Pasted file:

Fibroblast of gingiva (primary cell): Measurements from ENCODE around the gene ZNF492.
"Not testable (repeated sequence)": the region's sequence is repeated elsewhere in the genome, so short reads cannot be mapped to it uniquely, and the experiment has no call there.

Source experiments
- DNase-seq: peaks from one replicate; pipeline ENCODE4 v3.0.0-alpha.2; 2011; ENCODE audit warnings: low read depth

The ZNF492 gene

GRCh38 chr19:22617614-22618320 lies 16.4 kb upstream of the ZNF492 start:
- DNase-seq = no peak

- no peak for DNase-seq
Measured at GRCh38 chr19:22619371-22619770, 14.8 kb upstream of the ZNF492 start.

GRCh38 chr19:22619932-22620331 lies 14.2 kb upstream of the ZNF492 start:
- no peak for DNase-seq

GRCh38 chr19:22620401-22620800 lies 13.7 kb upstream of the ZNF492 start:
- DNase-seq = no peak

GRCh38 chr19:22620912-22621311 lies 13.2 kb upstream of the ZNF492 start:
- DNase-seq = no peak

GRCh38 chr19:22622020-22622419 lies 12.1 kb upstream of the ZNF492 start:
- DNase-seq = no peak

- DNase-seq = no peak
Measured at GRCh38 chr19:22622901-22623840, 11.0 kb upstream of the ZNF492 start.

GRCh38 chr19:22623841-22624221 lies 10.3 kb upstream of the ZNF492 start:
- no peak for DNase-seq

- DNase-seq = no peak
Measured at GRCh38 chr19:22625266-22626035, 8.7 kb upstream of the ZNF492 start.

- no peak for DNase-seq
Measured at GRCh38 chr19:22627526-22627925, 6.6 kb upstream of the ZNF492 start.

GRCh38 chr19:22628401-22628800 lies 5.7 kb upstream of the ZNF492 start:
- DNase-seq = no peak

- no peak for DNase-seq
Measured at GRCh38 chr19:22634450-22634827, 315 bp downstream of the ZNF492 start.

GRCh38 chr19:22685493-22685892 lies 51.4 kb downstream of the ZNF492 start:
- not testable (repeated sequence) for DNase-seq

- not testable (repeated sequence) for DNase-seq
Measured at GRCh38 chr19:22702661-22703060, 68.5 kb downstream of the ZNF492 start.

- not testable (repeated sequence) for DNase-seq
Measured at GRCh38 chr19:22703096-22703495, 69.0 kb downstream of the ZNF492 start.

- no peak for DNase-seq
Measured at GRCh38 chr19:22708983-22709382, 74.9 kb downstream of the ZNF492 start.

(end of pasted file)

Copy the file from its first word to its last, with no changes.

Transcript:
Fibroblast of gingiva (primary cell): Measurements from ENCODE around the gene ZNF492.
"Not testable (repeated sequence)": the region's sequence is repeated elsewhere in the genome, so short reads cannot be mapped to it uniquely, and the experiment has no call there.

Source experiments
- DNase-seq: peaks from one replicate; pipeline ENCODE4 v3.0.0-alpha.2; 2011; ENCODE audit warnings: low read depth

The ZNF492 gene

GRCh38 chr19:22617614-22618320 lies 16.4 kb upstream of the ZNF492 start:
- DNase-seq = no peak

- no peak for DNase-seq
Measured at GRCh38 chr19:22619371-22619770, 14.8 kb upstream of the ZNF492 start.

GRCh38 chr19:22619932-22620331 lies 14.2 kb upstream of the ZNF492 start:
- no peak for DNase-seq

GRCh38 chr19:22620401-22620800 lies 13.7 kb upstream of the ZNF492 start:
- DNase-seq = no peak

GRCh38 chr19:22620912-22621311 lies 13.2 kb upstream of the ZNF492 start:
- DNase-seq = no peak

GRCh38 chr19:22622020-22622419 lies 12.1 kb upstream of the ZNF492 start:
- DNase-seq = no peak

- DNase-seq = no peak
Measured at GRCh38 chr19:22622901-22623840, 11.0 kb upstream of the ZNF492 start.

GRCh38 chr19:22623841-22624221 lies 10.3 kb upstream of the ZNF492 start:
- no peak for DNase-seq

- DNase-seq = no peak
Measured at GRCh38 chr19:22625266-22626035, 8.7 kb upstream of the ZNF492 start.

- no peak for DNase-seq
Measured at GRCh38 chr19:22627526-22627925, 6.6 kb upstream of the ZNF492 start.

GRCh38 chr19:22628401-22628800 lies 5.7 kb upstream of the ZNF492 start:
- DNase-seq = no peak

- no peak for DNase-seq
Measured at GRCh38 chr19:22634450-22634827, 315 bp downstream of the ZNF492 start.

GRCh38 chr19:22685493-22685892 lies 51.4 kb downstream of the ZNF492 start:
- not testable (repeated sequence) for DNase-seq

- not testable (repeated sequence) for DNase-seq
Measured at GRCh38 chr19:22702661-22703060, 68.5 kb downstream of the ZNF492 start.

- not testable (repeated sequence) for DNase-seq
Measured at GRCh38 chr19:22703096-22703495, 69.0 kb downstream of the ZNF492 start.

- no peak for DNase-seq
Measured at GRCh38 chr19:22708983-22709382, 74.9 kb downstream of the ZNF492 start.